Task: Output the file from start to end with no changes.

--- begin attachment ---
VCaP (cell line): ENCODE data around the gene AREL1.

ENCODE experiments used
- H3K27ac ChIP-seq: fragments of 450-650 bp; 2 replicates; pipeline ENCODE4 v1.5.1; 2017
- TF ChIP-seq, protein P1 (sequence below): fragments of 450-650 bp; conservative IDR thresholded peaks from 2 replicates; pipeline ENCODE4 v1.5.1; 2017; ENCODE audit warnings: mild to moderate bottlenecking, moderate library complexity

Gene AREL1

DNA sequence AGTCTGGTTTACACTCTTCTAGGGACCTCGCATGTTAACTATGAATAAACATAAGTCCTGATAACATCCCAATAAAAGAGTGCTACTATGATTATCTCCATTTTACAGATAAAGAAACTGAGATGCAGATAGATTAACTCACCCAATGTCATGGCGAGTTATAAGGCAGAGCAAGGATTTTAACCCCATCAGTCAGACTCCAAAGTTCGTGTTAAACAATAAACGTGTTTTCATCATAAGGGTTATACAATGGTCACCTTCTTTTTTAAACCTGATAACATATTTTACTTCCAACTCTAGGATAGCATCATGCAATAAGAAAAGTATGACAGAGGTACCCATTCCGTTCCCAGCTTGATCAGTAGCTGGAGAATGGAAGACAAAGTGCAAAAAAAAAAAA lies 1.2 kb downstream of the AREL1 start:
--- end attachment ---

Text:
VCaP (cell line): ENCODE data around the gene AREL1.

ENCODE experiments used
- H3K27ac ChIP-seq: fragments of 450-650 bp; 2 replicates; pipeline ENCODE4 v1.5.1; 2017
- TF ChIP-seq, protein P1 (sequence below): fragments of 450-650 bp; conservative IDR thresholded peaks from 2 replicates; pipeline ENCODE4 v1.5.1; 2017; ENCODE audit warnings: mild to moderate bottlenecking, moderate library complexity

Gene AREL1

DNA sequence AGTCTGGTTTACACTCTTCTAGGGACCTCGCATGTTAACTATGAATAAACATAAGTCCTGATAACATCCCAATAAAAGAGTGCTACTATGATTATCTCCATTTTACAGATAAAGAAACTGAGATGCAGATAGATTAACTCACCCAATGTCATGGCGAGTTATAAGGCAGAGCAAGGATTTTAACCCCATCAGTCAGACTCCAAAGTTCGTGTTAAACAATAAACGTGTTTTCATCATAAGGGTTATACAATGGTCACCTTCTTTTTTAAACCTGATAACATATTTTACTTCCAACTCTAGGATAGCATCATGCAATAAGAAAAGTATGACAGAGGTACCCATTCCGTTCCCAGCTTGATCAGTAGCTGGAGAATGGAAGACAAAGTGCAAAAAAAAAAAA lies 1.2 kb downstream of the AREL1 start: